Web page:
MP: I’ve used Airbnb but . . .

Friday, 17th June

Cllr Nickie Aiken IMG_7377

Nickie Aiken

TO the House of Commons yesterday (Thursday) where Nickie Aiken, the Conservative MP for Two Cities, could be found delivering a fresh warning on a now very familiar topic.

There she could be found on her feet passionately railing against the scourge of Airbnb short lets and how their booming popularity has sometimes made life a misery for those living next door.

“From Mayfair to Marylebone and from Hyde Park to Covent Garden, no neighbour­hood in Westminster is now free from the short-term let blight,” she told the Commons.

It stands to reason that people flying in for one night or two are not going to show the same care as people looking to bed down in the community.

Her speech came with an admission: Ms Aiken has made bookings on the website herself.

“I want to make it very clear that I am not against short-term letting,” she said.

“I absolutely recognise the many positives. As an Airbnb user in the past, I have benefited from being able to rent a home while on holiday. Short-term letting has provided and does provide an innovative and imaginative competition to the accommodation industry.”

If you have booked a holiday this summer or are still trying to, you’ll know hotel prices are rocketing higher than the planes that will take to you to them, so it probably figures everybody – whatever their salary – might consider a browse now on the short-let alternative.

And at least Ms Aiken was being honest about her use.

How often do you hear people moan about the loss of bookshops but know the same people are just as seduced by the efficiency of Amazon as most others. And big chains are ruining the high street, they say, with a vat of hazelnut latte from Costa Coffee or Starbucks in their hands.

Disclaimer offered, Ms Aiken did go on to demand action, even if it was still odd to hear her refer to a colleague and a past-tense occupation.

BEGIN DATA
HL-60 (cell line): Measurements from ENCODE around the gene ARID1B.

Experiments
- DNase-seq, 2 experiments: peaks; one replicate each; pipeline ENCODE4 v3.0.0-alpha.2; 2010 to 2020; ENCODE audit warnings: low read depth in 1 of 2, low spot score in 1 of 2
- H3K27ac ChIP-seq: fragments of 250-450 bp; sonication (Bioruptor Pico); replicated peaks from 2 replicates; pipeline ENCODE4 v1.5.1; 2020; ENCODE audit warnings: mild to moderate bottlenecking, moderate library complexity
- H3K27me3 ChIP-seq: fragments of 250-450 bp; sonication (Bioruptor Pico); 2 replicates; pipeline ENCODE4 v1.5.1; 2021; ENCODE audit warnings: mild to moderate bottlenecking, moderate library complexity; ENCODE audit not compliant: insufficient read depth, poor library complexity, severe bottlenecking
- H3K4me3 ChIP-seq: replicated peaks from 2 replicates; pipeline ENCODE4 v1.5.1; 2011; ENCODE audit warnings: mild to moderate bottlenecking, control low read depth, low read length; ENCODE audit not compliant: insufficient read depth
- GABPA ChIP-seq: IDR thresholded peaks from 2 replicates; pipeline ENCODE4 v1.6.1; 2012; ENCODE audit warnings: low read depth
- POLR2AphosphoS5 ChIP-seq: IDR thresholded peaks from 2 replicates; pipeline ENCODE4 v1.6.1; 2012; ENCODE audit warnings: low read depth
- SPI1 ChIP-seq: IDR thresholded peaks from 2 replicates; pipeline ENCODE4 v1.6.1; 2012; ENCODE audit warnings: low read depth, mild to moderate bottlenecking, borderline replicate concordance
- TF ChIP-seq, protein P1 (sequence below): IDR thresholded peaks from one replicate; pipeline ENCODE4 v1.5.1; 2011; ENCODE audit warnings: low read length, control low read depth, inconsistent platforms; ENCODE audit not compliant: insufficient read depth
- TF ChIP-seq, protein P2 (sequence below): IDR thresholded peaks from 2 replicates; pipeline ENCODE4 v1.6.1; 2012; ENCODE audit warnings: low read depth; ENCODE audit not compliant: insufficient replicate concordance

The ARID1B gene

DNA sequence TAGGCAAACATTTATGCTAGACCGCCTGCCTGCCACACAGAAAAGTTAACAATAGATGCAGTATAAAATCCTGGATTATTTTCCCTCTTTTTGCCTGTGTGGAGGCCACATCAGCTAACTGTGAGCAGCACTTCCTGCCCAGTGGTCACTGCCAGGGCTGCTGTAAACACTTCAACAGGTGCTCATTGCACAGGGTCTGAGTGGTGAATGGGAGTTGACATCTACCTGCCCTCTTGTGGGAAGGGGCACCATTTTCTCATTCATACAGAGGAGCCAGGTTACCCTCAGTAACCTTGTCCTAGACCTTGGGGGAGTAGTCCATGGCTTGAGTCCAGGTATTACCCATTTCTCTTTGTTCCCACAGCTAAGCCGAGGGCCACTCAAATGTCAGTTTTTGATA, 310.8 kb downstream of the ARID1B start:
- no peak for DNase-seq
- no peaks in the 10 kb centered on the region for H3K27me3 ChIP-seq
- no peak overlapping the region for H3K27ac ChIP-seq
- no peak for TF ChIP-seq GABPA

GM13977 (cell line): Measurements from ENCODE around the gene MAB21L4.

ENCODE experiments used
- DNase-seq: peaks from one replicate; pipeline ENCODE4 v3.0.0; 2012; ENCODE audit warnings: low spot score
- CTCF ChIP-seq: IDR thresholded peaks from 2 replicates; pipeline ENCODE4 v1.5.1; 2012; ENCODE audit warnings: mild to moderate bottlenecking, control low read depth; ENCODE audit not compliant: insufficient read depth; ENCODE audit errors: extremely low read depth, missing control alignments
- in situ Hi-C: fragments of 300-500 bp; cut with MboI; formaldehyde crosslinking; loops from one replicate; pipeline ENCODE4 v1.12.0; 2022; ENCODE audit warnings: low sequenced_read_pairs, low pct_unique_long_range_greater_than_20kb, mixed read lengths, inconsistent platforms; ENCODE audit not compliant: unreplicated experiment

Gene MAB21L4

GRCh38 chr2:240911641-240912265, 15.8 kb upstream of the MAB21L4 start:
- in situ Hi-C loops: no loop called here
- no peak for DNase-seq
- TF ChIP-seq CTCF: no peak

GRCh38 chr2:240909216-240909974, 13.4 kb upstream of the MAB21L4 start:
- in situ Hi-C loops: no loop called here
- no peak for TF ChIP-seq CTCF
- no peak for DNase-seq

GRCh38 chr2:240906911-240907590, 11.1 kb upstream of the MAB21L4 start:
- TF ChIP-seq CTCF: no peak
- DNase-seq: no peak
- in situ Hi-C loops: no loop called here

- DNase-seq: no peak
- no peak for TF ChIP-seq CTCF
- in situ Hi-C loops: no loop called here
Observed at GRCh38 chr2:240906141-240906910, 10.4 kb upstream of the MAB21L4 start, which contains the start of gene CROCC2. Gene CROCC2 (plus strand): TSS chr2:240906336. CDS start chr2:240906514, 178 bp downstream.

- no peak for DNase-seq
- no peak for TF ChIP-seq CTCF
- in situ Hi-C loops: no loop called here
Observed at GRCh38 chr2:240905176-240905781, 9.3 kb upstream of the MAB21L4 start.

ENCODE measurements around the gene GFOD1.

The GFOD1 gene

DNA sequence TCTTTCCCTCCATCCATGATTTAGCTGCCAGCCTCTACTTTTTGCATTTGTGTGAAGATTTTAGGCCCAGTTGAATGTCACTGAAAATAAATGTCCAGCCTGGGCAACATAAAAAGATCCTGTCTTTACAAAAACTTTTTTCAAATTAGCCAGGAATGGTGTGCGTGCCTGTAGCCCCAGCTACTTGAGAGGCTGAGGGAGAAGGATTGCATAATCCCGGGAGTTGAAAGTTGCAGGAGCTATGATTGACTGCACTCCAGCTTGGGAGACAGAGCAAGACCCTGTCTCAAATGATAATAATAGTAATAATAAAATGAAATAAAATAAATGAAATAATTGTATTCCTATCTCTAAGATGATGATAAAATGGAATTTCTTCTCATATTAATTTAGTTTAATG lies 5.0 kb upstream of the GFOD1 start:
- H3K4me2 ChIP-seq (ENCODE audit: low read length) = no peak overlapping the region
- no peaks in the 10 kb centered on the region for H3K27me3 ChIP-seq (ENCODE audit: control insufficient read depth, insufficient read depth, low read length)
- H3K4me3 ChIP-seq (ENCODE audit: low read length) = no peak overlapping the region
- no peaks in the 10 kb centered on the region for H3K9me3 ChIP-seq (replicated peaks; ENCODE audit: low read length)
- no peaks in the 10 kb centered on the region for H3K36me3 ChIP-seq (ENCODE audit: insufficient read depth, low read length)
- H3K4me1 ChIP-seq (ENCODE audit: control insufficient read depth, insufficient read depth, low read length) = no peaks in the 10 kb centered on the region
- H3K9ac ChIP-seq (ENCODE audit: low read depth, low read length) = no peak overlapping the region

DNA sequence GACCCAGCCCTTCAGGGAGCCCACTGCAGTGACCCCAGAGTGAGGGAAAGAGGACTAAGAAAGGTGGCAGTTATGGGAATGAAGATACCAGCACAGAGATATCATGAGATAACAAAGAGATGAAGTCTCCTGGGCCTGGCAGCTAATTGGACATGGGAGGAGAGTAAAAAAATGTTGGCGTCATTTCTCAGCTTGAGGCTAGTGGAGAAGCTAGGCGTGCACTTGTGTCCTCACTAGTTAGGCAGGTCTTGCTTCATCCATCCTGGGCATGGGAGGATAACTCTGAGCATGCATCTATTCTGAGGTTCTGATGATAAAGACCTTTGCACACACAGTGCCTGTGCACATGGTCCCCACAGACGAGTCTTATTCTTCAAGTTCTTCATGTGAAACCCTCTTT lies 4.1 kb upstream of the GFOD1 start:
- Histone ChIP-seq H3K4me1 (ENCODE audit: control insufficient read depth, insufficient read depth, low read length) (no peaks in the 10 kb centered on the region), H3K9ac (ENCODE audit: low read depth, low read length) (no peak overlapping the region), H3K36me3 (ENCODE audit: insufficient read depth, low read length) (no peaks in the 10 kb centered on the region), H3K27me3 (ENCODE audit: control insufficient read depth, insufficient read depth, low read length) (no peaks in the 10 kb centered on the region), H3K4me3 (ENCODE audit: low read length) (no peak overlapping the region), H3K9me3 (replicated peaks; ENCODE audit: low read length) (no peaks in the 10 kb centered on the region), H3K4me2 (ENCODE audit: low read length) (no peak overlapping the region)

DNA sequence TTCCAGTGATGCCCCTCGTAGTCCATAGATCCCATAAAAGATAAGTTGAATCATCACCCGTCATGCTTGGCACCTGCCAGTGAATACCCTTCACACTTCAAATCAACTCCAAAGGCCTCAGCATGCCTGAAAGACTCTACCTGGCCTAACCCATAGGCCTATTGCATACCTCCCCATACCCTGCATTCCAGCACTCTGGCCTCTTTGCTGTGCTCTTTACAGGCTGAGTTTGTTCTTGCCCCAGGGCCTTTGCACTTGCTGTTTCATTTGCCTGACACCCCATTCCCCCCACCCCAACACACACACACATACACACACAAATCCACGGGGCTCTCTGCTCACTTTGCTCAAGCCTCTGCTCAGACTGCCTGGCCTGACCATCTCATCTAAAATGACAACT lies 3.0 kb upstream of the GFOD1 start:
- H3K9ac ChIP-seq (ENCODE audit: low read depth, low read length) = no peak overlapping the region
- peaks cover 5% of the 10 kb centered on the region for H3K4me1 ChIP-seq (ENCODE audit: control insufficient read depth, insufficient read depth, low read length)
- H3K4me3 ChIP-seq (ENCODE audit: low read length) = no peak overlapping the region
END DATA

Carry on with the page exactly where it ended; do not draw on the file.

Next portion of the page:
“What we need is exactly what the former leader of Westminster City Council, Councillor Rachael Robathan, called for in response to more than 2,000 breaches of short-term letting rules—namely, to allow councils to go after the landlord rather than the short-term letter.

“That would help resolve the issue.”

She added that the “positive impacts” she had seen with Airbnb “are paired with negative impacts, including lower health and safety standards; unfair competition for other hospitality providers; general economic issues such as mixed tax revenues and less availability of long-term rentals; increased rents and house prices; and pricing ordinary local people out of their area’s housing and rental markets.”

The same warning was offered by Karen Buck, the Labour MP for Westminster North, who has been banging the drum for some time.

“The clear indication is that it is financially advantageous to landlords to move out of the lettings market and into the short-let market, where they can make substantially more income and enjoy significant tax advantages in doing so,” she told MPs.

“All over our borough of Westminster, properties where people could once live are being used just for the holiday industry.

“That has all kinds of impacts on people in housing need, and on communities.”

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